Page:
Continuing Josephine Herrick’s Legacy, JHP Holds Modern Masters Auction Benefit

Continuing Josephine Herrick’s Legacy, JHP Holds Modern Masters Auction Benefit


New York, NY—In the 1940s, Josephine Herrick was a budding photographer with a novel idea: put cameras in the hands of wounded WW II servicemen and guide them through the rehabilitative power of photography.

On November 4, the Josephine Herrick Project (JHP), the organization that bears her name and fulfills her inspiration with today’s veterans, autistic children and others in need, will auction more than 40 dazzling images from celebrated modern photographers as a fundraiser. The 2013 Modern Masters in Photography Benefit Auction will take place at the Aperture Gallery, 547 West 27th Street, New York City. Tickets are $150 per person and are available at

“The benefit auction, revived after a long hiatus, is another way to share Josephine Herrick’s long-lasting influence with the American public,” said Maureen McNeil, who joined as director in September 2012. “We will be celebrating an evening of cocktails, hors d’oeuvres and sensational photography. We look forward to sharing this moment with our supporters, programs, photographers and friends.”

The benefit consists of a silent auction of artwork, portrait sittings, gallery tours and camera equipment, as well as a live auction conducted by a Christie’s auctioneer.  Attendees will have a chance to acquire a signed print from modern masters, including Amy Arbus, Ralph Gibson, Mike Yamahsita, Phil Borges, Art Wolfe, Pulitzer Prize-winner Jay Dickman, Douglas Kirkland, former White House photojournalist Barbara Kinney, longtime United Nations photographer John Isaac, and Ron Haviv, author of Blood & Honey: A Balkan War Journal. Also included are images from the Man Ray Trust.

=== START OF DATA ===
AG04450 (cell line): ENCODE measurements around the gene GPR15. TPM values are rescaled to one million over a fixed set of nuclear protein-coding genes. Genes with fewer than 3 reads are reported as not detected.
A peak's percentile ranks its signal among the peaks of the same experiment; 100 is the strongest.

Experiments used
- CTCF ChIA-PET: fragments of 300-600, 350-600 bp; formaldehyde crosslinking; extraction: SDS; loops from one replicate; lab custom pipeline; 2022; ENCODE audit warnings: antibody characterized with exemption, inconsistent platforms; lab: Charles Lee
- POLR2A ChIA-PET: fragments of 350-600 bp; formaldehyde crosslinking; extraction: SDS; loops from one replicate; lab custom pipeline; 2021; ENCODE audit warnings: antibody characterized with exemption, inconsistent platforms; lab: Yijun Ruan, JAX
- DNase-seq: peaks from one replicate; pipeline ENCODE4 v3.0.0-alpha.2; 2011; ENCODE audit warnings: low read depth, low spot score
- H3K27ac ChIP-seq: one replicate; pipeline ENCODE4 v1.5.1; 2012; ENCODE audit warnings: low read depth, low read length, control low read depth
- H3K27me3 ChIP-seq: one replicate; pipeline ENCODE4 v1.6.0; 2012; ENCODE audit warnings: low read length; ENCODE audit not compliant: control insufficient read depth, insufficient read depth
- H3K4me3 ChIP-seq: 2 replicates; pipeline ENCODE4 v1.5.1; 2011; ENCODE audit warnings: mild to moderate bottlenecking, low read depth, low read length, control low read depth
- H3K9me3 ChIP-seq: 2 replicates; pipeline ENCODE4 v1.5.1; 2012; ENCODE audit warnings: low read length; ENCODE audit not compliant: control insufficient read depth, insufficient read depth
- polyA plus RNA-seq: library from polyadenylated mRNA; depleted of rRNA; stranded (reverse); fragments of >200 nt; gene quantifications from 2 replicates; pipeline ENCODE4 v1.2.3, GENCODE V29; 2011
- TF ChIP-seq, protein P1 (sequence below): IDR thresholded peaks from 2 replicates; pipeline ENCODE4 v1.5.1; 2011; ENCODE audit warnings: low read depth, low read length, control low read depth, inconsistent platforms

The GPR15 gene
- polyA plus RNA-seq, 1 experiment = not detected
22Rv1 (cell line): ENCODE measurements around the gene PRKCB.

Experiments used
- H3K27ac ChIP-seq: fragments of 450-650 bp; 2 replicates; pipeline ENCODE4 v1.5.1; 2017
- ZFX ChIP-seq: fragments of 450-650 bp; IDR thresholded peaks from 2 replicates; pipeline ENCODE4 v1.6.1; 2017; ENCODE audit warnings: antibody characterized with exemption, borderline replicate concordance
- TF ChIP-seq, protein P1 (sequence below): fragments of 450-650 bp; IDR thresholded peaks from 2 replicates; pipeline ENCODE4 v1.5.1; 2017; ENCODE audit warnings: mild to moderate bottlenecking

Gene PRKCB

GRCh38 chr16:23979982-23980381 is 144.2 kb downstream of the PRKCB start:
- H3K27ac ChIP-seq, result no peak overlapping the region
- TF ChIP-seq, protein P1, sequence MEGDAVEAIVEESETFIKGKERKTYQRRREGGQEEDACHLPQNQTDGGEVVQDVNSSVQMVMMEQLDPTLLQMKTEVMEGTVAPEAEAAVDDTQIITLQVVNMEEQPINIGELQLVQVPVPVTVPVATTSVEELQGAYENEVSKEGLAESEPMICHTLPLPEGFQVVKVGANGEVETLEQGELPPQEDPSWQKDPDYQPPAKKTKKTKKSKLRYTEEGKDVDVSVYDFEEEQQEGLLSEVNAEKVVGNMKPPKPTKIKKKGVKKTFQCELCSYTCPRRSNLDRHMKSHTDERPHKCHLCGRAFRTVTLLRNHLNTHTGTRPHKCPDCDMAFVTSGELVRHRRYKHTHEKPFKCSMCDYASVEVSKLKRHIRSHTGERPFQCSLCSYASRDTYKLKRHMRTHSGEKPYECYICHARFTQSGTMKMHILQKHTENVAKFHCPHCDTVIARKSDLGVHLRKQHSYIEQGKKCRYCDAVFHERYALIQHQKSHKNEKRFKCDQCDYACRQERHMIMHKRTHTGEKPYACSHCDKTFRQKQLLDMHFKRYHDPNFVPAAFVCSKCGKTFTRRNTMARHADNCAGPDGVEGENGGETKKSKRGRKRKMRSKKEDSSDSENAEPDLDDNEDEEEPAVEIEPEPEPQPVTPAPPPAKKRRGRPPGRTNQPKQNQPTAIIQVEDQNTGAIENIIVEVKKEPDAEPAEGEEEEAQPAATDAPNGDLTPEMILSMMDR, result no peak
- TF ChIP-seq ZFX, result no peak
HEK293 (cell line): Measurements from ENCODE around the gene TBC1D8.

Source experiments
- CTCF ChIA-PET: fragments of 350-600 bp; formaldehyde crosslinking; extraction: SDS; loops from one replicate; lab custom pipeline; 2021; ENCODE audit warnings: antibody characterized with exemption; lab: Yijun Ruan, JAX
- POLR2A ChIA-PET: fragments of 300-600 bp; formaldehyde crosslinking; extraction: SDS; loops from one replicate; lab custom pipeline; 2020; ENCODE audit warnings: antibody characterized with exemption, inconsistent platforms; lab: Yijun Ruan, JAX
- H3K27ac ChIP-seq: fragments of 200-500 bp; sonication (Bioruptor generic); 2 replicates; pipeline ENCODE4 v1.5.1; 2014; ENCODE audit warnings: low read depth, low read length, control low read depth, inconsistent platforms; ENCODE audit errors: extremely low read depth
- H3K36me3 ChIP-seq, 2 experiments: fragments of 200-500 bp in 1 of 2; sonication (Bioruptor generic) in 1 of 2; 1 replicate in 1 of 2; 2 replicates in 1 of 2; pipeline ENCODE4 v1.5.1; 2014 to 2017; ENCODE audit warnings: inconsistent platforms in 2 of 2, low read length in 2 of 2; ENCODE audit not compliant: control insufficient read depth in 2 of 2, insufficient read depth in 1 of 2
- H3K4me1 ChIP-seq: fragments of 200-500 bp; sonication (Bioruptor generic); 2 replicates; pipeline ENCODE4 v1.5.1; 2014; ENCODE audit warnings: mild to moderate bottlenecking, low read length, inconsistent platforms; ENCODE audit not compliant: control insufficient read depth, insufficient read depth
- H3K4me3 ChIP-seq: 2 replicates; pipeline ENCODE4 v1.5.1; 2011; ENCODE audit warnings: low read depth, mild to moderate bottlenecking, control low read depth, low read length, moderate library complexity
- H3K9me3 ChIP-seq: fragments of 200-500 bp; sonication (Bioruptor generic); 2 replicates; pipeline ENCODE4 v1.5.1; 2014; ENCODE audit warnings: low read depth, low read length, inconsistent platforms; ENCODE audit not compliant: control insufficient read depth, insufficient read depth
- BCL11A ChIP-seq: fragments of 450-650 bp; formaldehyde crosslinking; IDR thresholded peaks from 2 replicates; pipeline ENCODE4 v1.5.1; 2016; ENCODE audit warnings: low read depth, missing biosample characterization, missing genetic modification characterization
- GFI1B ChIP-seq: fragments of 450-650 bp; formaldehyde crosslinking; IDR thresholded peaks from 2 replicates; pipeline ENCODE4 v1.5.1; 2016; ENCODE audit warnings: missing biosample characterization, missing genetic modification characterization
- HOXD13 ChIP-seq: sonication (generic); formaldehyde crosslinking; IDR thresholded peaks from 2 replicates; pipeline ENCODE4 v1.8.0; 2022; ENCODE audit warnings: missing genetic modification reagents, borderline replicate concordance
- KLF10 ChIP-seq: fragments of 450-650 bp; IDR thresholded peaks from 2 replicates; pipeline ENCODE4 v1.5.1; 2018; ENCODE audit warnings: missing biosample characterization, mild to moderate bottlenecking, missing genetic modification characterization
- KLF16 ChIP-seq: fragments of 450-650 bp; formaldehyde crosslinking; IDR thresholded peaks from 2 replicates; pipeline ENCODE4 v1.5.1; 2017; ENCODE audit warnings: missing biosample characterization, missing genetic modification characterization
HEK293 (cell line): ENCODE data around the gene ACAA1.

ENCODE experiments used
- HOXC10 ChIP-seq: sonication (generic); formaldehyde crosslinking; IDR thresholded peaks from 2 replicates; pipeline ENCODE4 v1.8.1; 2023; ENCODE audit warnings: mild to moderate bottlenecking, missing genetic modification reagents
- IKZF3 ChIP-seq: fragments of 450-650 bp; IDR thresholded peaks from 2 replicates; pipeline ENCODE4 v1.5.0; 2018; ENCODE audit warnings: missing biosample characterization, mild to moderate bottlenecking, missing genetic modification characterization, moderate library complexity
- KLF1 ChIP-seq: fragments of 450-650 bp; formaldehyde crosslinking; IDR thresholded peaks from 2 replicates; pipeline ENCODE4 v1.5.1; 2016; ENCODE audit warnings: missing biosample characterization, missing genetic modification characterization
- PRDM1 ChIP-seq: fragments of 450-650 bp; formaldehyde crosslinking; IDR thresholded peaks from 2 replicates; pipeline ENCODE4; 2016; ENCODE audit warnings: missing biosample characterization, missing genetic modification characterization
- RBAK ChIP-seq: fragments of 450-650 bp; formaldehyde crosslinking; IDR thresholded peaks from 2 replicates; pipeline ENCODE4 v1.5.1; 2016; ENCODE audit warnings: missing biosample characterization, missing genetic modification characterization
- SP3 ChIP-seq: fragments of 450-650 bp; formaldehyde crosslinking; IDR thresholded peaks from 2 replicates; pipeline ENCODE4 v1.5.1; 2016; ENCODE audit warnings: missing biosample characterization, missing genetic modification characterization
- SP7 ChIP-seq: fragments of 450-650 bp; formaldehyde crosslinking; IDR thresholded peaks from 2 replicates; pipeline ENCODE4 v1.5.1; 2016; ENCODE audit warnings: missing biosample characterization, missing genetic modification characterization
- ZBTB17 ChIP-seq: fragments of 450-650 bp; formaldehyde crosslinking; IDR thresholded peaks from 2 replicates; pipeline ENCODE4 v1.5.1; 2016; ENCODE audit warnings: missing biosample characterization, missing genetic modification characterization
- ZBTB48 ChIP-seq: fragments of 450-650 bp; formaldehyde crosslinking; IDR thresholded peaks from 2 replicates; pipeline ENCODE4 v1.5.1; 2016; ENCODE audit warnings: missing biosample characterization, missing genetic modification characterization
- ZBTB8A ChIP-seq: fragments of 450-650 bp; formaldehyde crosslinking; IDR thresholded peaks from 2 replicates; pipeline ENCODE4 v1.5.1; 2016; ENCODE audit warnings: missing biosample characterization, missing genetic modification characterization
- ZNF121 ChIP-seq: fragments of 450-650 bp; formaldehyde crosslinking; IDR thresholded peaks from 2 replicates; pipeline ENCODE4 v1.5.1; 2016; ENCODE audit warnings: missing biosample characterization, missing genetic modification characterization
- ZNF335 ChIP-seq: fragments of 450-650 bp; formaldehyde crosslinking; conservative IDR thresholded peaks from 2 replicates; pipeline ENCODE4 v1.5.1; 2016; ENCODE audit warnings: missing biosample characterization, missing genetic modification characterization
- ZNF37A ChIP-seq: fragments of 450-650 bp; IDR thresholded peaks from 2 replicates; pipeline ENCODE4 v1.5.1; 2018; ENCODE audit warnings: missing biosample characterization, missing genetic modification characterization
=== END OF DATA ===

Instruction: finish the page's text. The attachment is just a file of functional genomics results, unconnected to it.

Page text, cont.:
These artists join a heritage of photographers who, through donations of their work, have supported the organization’s mission to enhance lives through photography.  Thirty-five years ago, at the organization’s last auction, attendees bid on images by Ansel Adams, Margaret Bourke-White, Edward Steichen, Irving Penn and others. This year’s event likewise may feature potential investment pieces by contemporary photographers.

The Josephine Herrick Project creates programs, exhibitions and publications, and it provides equipment, curriculum and volunteer photography to more than 20 programs in New York City.  It partners with several agencies and hospitals, including the Brooklyn VA, Block Institute, Gallop/NYC, Creedmoor Psychiatric Center and Beacon University Settlement.

The organization was formerly known as Rehabilitation Through Photography, but a name change in June was made to honor its founder. Herrick earned much acclaim from the New York photography and medical communities in her lifetime. She worked closely with Dr. Howard Rusk, considered the father of rehabilitative medicine, who invited her to develop therapeutic photography programs for patients at the Rusk Institute. 

Herrick began using a camera for charitable causes in 1941. She enlisted friends to take pictures of servicemen departing to war. Her team of volunteers then sent each serviceman’s photo to his family along with a personalized note. After the war, her organization began teaching camera skills and self-expression to wounded veterans to help heal the emotional scars of war. Eventually, the group began receiving requests to develop programs for schools, hospitals, senior centers and social service agencies.